View across the city from the hills
Suitably knackered I made my way back to the hotel. I also checked my Happy Cow app, and was amazed to find there were no less than 18 vegan restaurants listed in the city, plus a further 59 vegetarian, so plenty of opportunity to eat well! In fact, that evening I visited the restaurant closest to me and had a stroke of good luck. While trying to decipher the menu, the guy at the next table struck up a conversation; an Englishman living in Bogota, Ben turned out to be a great source of information regarding Bogota. He casually mentioned he was going back to the UK for Christmas and New Year, and that his apartment would be empty if I would care to use it. We came to a suitable agreement, so here I am now in a nice little studio loft-style apartment with a private roof terrace overlooking the park and the mountains to the east of the city.

View from the roof terrace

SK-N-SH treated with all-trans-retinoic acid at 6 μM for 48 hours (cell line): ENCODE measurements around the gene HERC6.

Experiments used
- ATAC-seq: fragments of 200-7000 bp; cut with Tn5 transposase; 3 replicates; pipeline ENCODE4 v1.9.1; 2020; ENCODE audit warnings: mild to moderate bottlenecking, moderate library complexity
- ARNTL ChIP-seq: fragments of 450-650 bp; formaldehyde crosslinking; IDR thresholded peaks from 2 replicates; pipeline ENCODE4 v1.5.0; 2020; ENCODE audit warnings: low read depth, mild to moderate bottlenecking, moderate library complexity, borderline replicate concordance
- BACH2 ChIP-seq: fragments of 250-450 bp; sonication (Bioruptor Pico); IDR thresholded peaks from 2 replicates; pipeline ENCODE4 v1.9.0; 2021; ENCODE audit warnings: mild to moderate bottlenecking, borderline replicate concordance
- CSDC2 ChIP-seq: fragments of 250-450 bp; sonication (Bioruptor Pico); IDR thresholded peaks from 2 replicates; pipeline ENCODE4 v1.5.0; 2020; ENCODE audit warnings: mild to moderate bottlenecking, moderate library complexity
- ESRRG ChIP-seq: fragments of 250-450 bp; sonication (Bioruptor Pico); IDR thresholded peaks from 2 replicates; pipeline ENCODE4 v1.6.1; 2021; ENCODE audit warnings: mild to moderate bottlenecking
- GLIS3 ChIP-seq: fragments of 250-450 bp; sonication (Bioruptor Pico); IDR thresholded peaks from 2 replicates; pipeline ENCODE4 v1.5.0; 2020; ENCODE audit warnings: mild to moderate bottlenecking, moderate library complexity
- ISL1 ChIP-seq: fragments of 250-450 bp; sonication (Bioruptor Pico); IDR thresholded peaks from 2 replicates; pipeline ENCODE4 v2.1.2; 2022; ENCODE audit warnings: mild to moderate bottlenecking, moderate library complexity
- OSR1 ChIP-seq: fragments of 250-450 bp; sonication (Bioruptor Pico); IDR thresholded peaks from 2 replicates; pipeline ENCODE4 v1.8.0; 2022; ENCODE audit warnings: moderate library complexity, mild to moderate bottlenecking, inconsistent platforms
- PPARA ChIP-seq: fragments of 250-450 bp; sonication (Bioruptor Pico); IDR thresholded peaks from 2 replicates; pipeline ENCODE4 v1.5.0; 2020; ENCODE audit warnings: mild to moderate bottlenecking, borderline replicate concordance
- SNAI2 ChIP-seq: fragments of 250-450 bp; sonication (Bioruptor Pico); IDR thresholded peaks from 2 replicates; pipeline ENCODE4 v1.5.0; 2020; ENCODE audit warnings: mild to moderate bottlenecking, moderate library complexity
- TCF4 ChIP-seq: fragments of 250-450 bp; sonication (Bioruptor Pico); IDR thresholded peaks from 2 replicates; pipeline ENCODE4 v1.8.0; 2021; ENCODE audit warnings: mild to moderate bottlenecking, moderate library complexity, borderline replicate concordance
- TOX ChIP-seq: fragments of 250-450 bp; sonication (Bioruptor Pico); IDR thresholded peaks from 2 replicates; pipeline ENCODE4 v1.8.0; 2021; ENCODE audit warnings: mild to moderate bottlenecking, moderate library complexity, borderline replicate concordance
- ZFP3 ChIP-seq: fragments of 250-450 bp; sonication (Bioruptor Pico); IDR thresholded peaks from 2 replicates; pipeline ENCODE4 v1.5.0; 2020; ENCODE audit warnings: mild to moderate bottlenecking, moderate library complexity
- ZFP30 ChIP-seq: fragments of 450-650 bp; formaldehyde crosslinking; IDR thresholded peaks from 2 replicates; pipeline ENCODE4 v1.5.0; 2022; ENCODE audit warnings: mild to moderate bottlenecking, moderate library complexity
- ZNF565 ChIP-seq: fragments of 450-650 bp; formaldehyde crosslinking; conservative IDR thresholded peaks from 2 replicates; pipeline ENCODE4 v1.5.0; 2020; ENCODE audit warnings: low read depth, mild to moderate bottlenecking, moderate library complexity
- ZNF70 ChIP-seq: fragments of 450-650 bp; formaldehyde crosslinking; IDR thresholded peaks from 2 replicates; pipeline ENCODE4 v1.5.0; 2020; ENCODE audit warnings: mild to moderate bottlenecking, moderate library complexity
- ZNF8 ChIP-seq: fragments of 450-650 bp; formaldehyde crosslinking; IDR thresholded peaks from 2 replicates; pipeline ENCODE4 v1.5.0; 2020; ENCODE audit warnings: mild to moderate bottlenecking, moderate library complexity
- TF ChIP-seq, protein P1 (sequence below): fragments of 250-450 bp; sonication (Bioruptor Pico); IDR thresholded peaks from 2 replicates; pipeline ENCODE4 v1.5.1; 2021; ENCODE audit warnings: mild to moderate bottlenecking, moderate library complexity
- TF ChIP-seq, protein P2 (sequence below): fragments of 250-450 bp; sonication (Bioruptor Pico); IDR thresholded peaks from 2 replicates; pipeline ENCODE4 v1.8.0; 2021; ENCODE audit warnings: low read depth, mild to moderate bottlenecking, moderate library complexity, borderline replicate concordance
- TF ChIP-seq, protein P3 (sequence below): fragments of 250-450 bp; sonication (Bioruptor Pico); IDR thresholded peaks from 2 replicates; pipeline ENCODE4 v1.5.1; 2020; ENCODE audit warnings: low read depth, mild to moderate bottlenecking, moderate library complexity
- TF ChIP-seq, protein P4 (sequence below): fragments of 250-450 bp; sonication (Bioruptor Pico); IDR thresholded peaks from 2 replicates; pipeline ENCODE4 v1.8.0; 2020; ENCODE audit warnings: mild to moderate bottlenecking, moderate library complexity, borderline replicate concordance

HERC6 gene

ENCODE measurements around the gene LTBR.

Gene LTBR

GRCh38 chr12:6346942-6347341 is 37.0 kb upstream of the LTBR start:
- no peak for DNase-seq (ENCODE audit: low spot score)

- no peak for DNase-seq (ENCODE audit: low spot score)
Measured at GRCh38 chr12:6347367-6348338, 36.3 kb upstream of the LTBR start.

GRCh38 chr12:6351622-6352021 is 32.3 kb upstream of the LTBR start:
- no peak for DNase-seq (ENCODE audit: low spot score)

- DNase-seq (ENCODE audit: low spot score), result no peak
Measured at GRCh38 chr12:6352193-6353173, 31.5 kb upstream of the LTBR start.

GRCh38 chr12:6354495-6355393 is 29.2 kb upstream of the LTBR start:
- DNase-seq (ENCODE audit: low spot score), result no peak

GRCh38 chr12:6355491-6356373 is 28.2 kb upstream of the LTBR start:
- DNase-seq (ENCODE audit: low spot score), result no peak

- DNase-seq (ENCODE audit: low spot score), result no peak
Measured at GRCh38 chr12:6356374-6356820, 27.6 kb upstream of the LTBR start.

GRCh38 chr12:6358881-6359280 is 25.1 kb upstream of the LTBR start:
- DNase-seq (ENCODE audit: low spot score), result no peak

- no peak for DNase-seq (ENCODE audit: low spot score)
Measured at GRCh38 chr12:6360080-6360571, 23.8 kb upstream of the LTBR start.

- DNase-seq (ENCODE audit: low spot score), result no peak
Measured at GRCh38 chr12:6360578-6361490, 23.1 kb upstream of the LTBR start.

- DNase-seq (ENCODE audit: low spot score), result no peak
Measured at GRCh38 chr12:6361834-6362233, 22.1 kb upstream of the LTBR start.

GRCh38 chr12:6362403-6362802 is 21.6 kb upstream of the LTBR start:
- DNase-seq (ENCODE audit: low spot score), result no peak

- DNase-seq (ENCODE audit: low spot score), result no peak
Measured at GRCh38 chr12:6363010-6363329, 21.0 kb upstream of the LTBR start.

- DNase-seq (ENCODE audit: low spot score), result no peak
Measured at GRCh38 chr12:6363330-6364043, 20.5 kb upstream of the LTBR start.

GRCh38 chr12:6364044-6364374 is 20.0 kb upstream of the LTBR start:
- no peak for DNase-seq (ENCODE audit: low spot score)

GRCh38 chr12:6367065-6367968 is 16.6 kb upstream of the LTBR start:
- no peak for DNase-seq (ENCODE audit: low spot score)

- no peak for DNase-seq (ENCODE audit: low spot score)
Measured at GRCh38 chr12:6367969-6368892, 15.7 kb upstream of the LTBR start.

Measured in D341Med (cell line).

That stroke of luck sort of made the decision for me to stay more than a couple of days, so instead of rushing off to explore I can spend a bit of time getting to know the city. Well, so far I've found the city to be full of contrasts; up here in the north its 21st century, modern shopping malls with all the international stores, clean safe streets with a number of foreigners strolling around quite happily. Downtown is quite different, most of the people stand around 5 ft 3 inches tall, so any foreigner stands out, plus as my friendly lady taxi-driver told me on the way to the museum, we all have a cara de bobo  which translates roughly to 'face of a simpleton'; when I asked her if I could pass for a Colombian if I wore different clothes she collapsed into laughter that I could still hear as I walked away from the taxi.